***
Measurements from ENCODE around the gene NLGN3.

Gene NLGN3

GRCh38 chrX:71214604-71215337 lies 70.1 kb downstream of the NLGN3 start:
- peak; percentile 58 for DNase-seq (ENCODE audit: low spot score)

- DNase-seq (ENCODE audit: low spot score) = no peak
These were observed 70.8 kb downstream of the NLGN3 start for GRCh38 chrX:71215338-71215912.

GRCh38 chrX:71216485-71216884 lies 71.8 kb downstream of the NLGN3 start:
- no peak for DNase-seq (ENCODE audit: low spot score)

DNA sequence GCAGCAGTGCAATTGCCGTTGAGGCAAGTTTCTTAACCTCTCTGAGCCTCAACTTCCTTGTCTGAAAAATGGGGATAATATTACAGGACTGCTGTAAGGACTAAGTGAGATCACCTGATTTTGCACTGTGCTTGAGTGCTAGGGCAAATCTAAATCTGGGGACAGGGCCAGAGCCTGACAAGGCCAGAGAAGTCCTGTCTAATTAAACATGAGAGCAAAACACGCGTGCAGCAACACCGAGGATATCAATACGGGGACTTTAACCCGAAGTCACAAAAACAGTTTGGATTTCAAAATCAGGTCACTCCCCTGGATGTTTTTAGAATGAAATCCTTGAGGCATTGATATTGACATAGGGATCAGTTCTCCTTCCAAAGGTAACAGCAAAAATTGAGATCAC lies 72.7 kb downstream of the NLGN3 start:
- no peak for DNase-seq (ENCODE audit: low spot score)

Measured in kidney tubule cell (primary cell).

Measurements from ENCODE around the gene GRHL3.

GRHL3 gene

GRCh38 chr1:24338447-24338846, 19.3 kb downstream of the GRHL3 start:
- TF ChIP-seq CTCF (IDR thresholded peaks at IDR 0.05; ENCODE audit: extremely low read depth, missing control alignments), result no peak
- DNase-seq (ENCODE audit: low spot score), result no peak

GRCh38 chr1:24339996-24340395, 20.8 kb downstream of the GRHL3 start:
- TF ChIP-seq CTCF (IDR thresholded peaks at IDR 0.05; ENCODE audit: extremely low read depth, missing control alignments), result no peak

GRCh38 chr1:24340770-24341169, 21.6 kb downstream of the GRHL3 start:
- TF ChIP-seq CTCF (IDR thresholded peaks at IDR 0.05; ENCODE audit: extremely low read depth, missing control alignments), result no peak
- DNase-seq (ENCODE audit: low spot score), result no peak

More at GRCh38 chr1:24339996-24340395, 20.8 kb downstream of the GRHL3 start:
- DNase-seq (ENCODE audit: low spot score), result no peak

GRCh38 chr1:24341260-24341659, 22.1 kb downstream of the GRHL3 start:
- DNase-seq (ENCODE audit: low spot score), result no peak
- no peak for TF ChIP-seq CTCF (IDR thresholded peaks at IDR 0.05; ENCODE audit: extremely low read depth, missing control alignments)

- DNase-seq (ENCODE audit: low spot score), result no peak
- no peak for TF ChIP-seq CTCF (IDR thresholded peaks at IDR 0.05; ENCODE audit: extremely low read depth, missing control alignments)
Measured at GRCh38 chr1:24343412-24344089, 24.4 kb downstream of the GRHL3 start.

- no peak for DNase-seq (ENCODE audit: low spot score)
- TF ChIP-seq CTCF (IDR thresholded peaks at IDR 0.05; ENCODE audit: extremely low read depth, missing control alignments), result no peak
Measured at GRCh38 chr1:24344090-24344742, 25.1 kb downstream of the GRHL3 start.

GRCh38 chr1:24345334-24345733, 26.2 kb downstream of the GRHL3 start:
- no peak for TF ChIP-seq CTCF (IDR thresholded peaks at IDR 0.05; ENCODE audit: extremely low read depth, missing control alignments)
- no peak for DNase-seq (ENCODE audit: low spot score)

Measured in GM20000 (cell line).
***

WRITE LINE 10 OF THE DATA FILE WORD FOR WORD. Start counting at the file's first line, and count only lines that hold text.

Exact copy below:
- no peak for DNase-seq (ENCODE audit: low spot score)